Whoa California! Why so defensive? This is what I mean…there seems to be some interest among evangelicals in things that are Catholic. Why? God only knows. This may be, as one poster suggested, that conservative Protestants (who tend to be evangelical) are finding common ground with conservative Catholics on many of the social and moral issues. It’s hard on one hand to respect Catholics thinking “man, the Catholics are really solid pro-lifers” and, then, just denigrate the Church on other issues. Not impossible of course, just hard. I think also that some evangelicals are rethinking the traditional Protestant thinking about Mary (not to accept the IC, but to recognize in a greater way her unique role) and, also, to recognize that some of the traditions of the Church (small “t”) have great value from a devotional standpoint. So, if all of this is true (which it may not be, but there are indications that it might), where would this lead us? To some element of convergence, of moving closer to what Catholics believe and practice, yet not likely to union with Rome. My two cents.


#8

To some element of convergence, of moving closer to what Catholics believe and practice, yet not likely to union with Rome.

I don’t see Evangelicals abandoning the Five Solas any time soon either. Perhaps it is a recognition that some of the divergence between our two traditions was unnecessary.

Catholics could probably learn from Evangelicals’ enthusiasm and unwavering commitment to their faith. Many of us have probably gone more “mainline” in that respect, though the faith of the Church remains intact.


#9

I believe that, as American Catholicism moves more and more towards a simpler, orthodox Catholicism, evangelicals will be drawn in. The last 30 years have seen a distinct conservative trend in Catholicism worldwide, and this has had a big effect in the U.S., which got strange after Vatican II. When I converted 20 years ago, my evangelical/fundamentlist friends thought I was insane because I was going over to a “liberal” version of Christianity. I think that the view that the Catholic Church is “liberal” is what keeps evangelicals from making the jump. Once it becomes obvious that the Catholic Church in America is back to basics, I really believe that we’re going to see masses of evangelicals move over. This may already be in progress.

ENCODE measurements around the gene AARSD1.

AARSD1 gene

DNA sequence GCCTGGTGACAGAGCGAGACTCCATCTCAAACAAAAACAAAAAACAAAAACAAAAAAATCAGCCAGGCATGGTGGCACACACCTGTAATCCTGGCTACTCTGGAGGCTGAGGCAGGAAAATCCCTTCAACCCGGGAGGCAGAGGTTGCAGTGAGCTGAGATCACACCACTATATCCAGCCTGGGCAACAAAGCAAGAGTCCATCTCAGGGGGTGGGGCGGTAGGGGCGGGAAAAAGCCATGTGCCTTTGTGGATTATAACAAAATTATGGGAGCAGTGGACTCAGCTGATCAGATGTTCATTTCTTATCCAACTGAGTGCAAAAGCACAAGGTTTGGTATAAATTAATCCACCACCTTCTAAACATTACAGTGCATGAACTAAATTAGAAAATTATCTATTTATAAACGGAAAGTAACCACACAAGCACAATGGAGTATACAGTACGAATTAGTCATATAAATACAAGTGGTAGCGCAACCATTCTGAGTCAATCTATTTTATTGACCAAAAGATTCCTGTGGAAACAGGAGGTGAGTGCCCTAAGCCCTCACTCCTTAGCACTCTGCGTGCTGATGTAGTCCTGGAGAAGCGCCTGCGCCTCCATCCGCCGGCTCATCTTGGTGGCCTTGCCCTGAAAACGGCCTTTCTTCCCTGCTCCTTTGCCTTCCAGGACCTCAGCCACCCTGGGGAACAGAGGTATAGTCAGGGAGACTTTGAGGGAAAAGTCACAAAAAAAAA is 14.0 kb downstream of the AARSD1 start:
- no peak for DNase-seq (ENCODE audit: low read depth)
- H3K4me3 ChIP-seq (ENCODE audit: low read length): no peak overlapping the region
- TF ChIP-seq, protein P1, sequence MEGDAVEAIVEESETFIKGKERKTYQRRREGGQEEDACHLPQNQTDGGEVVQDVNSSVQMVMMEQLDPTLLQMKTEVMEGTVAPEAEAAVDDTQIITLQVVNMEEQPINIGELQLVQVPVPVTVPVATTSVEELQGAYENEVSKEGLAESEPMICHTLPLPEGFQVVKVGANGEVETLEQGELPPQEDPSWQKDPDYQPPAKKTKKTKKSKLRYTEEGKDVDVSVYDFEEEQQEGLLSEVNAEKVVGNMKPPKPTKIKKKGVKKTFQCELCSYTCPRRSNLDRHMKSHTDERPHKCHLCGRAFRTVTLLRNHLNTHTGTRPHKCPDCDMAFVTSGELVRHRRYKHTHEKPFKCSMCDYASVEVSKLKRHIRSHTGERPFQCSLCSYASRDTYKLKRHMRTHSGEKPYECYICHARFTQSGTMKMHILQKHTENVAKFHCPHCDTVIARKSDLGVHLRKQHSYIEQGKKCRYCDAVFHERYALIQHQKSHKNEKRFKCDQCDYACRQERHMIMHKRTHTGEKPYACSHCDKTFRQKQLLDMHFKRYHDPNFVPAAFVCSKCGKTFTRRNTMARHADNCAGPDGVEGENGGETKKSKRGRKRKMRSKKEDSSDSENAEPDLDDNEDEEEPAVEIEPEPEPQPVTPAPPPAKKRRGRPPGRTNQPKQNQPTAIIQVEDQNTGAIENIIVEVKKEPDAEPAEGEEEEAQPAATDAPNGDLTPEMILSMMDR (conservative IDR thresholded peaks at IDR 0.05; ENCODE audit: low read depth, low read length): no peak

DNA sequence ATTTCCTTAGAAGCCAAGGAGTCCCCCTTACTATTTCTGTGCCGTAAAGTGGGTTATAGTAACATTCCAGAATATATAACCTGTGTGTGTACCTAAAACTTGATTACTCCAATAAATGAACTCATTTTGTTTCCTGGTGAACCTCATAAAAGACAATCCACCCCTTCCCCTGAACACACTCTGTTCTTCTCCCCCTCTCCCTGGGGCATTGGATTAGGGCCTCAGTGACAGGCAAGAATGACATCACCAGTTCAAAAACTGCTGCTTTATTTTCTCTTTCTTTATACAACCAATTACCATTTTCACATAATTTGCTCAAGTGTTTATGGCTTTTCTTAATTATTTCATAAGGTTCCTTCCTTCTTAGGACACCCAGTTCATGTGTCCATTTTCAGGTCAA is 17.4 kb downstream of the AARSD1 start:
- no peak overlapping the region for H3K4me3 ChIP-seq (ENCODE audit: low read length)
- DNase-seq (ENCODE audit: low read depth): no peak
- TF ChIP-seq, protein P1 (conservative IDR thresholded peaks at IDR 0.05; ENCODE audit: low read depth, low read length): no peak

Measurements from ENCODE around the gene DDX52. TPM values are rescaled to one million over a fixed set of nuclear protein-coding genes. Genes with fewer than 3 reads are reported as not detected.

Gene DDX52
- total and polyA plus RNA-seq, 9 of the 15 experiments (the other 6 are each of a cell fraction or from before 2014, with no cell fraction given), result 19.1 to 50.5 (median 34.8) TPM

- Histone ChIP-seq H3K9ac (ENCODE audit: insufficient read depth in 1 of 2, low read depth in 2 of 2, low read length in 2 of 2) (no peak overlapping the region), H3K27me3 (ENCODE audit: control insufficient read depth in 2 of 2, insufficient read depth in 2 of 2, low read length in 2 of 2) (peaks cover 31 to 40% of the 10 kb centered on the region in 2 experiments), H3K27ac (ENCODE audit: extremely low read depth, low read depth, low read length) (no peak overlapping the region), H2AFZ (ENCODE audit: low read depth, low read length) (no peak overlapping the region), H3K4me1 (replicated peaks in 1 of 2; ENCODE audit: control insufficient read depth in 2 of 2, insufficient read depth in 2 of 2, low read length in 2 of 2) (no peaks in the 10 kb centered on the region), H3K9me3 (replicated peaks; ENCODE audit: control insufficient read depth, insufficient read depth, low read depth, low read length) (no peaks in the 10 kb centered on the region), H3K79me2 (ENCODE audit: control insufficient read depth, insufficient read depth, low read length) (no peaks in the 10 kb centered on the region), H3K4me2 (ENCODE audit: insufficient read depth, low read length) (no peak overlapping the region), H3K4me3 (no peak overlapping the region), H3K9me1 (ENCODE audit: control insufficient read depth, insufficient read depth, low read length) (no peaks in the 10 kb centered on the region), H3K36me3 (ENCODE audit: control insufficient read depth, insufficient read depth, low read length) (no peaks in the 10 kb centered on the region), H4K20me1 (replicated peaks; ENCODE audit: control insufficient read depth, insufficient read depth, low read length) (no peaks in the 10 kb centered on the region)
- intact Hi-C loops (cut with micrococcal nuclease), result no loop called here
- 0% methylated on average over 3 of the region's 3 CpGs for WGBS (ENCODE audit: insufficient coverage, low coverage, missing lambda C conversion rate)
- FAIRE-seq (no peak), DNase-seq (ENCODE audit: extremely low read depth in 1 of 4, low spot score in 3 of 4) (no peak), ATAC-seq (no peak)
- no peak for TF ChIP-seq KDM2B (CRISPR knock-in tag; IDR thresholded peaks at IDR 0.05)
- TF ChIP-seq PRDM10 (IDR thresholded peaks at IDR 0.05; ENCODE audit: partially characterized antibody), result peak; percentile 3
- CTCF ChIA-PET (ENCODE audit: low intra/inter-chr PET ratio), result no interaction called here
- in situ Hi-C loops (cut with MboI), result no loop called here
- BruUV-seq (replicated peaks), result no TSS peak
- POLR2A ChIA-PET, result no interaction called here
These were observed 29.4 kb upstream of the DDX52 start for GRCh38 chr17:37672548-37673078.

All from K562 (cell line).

#10

I read the article by Tim George in First Things. It was nice to see him defending Catholic doctrine about Mary by showing examples in Luke and Revelations. However I found his last comments particularly condescending. He says for example**," If Catholics need to be called away from the excesses of Marian devotion to a stricter fidelity to the biblical witness…,** Tim Georges’ solution is to write his own sanitized prayer as an alternative to the Hail Mary that he deems more acceptable than the Catholic version derived from scripture:
Can there be a proper place for Mary in the prayer and devotional life of evangelicals? The early Protestant Reformers Evangelicals can join with all Christians in a prayer like this: “And now we give you thanks, Heavenly Father, because in choosing the Blessed Virgin Mary to be the mother of your Son, you exalted the little ones and the lowly. Your angel greeted her as highly favored; and with all generations we call her blessed and with her we rejoice and we magnify your holy name.” Evangelicals do not pray to Mary, but we can learn to pray like Mary and with Mary-with Mary and all the saints."
I suppose his discovery of Mary is a sign of positive things to come. Maybe he’ll read John 6 and discover the real presence. Of course he’ll explain it to us in a better way than the Church Fathers did. His lack of humility in discovering what Catholics have always thought is I think typical of many evangelicals that have been drawn back to traditional Christian Catholic teachings. Rather than acknowledge that they have been in the dark and teaching error they will still tend to debase the Mother Church that preserved those teachings.


#11

Wow, praying with Mary and the Saints? That is a huge step. Most evangelicals do not believe their is any sort of union with the saints. A great start, hopefully.